Of course, one addition to a sabre – the sword knot which slips over your wrist and tightens – is another giveaway that the weapon is designed primarily for cavalry. Lose a sword while on horseback, and it’s gone. Not a particularly good situation in the middle of a fray.
Towards the end of their usage, British and American cavalry sabres became straight-bladed. This too, suggests certain strategies. A slash is relatively easy to recover. Not so much when it comes to a thrust where penetration into a passing target can wrench the weapon from your grasp. Since power and leverage demand that you present the weapon in pronation, you would be foolish to allow the blade to withdraw itself by the expedient of your opponent simply riding past you. This could conceivably pull your shoulder out of its socket. More logical if, once seating the point in your enemy, you twist the weapon into supination and elevate the hilt to the position of octave, which would not only create a larger wound, but protect your entire right side from a passing cut. This also would position your sword for a back-slash to the back or the back of the neck.
If engaging an enemy on your left with a thrust, it would be logical to elevate the sword to a position of a sloping quinte, thus protecting your left flank, although a passing cut would be problematic.
Let’s briefly look at a couple of non-European swords in order to apply our visual analysis. First, the Shamshir. This weapon comes with both straight and curved blades. However, some models’ blades have curvature in the extreme. What does this suggest about the fighting style?
An extremely curved blade would suggest combat at very close range – obvious, since such a design lacks reach. And extreme curvature discourages thrusting. However, at in-your-face proximity, the radical curvature of the blade, especially on upward and downward diagonal cuts, keeps the maximum amount of edge on target throughout the greatest length of draw. This, with a sufficiently sharp edge, creates long and deep wounds. Your best defense would be to not allow your opponent to close.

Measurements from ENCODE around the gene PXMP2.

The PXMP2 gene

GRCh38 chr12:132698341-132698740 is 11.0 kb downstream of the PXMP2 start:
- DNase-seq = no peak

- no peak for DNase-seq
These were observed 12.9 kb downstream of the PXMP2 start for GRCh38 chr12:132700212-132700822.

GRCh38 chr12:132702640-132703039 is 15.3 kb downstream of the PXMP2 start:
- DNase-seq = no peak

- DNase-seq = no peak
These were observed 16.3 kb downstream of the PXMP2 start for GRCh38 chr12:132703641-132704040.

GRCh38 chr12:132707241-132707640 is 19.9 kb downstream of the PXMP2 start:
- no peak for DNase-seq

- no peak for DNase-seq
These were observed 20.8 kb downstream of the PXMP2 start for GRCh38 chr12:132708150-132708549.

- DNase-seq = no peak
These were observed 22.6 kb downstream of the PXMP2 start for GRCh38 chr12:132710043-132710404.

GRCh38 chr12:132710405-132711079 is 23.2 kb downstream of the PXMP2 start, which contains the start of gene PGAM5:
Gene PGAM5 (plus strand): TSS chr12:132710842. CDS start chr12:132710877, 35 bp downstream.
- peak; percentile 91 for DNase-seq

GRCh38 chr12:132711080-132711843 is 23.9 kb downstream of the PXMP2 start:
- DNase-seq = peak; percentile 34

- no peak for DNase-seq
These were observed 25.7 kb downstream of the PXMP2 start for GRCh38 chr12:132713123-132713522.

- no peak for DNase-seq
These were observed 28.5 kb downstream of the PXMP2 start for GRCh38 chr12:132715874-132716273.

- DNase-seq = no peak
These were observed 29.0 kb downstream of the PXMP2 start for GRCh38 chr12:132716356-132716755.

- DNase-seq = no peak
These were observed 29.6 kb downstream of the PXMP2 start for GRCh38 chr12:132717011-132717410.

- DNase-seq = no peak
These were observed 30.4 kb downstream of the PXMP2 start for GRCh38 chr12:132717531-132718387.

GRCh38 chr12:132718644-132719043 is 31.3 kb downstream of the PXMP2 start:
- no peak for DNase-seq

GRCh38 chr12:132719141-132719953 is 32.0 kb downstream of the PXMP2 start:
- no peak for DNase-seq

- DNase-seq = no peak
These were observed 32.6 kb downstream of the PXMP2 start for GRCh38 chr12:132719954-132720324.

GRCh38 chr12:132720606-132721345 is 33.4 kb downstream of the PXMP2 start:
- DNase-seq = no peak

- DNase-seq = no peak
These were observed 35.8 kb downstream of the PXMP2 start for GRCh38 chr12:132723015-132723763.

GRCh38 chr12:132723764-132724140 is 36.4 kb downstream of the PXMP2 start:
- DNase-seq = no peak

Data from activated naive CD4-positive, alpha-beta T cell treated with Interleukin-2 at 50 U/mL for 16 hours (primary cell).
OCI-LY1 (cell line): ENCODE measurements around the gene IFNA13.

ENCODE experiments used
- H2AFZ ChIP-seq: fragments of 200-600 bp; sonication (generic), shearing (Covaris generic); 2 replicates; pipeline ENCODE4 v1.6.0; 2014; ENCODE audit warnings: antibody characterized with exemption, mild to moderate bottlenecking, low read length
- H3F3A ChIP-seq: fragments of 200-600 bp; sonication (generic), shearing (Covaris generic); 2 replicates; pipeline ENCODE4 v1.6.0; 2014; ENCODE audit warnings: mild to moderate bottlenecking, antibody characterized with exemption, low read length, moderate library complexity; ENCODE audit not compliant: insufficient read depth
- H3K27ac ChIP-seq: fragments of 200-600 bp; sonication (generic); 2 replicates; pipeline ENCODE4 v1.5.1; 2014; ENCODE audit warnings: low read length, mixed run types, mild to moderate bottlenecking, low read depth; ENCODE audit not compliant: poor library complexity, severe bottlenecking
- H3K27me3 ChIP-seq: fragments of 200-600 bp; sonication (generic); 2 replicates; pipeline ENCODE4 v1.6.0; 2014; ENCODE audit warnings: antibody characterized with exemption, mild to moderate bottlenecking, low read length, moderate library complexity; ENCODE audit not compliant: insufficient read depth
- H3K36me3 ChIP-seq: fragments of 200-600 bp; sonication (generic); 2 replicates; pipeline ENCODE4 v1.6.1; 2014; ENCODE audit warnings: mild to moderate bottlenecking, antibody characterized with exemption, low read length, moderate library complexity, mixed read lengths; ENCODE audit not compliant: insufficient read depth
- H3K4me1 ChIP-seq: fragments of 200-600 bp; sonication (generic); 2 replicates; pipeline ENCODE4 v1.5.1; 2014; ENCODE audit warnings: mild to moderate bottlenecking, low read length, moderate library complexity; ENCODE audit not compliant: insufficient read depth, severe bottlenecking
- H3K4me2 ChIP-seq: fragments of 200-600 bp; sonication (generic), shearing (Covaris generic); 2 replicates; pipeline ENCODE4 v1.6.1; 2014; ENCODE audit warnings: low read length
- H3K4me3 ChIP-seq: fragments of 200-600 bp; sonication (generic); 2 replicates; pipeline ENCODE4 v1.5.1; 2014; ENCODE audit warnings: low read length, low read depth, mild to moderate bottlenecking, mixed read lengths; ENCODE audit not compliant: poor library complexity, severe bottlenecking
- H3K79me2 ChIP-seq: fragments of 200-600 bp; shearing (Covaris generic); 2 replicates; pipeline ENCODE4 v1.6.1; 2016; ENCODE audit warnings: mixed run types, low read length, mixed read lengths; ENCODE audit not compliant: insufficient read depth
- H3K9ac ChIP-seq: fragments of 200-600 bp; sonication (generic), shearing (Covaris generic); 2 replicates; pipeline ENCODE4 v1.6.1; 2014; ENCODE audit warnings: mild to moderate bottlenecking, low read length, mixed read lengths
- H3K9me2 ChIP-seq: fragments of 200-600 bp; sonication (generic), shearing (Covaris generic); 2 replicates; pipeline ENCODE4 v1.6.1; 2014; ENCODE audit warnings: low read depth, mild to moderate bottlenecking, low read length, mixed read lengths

Then, there’s the Turkish Kilij. This is a relatively wide blade that makes an oft-radical curve roughly half-way up its length, widening out in the process, with a defined point and the spine sharpened almost to the base of where it began to curve.
This weapon has massive close-range striking power. But if you experiment – carefully – you will find that the seemingly arbitrary oblique curvature combined with a distinct weight bias in the point, allows you to throw back-cuts in supination that can not only wrap around parries (especially when combined with proper footwork) but even power through a ward and deliver either a back-edge cut or point attack. In a somewhat similar vein, the long sharpened back edge plus the curve creates a marvelous hooking action against the back of the knee from either inside or outside the leg or the triceps.
Take a look at the photos accompanying this article with the above observations in mind. Can you see any other design features that might influence the fighting style? What are the strengths and weaknesses inherent in each design?
Finally, what can a sword tell us if we pick it up, and by this I don’t simply mean the obvious attributes of weight and balance?
Create an ample 360 degree safety zone around yourself. Now, close your eyes. Very slowly, begin to move the sword through space. Execute broad and tight circles, downward and diagonal cuts, both ascending and descending, horizontal cuts and moulinetes. Thrust both supinated and pronated. Still moving at slow speed, change the direction of the sword at the termination of a cut. Using the entire body, go through sweeping parries. Stop the sword in the middle of a movement. Execute moves from the shoulder, elbow and wrist, etc.
Feel the swords’ weight, momentum and inertia. As you move the sword through space, if you are sensitized to its motion, it will tell you the way its design prefers to be moved. Later, as you absorb this information and are able to gradually speed up the swords’ movement, it will tell you more.
A sword can tell you much regarding its usage by observing the various elements of its design with a skillful and informed eye. It will tell you the rest when you move with it.
The sword will never lie to you.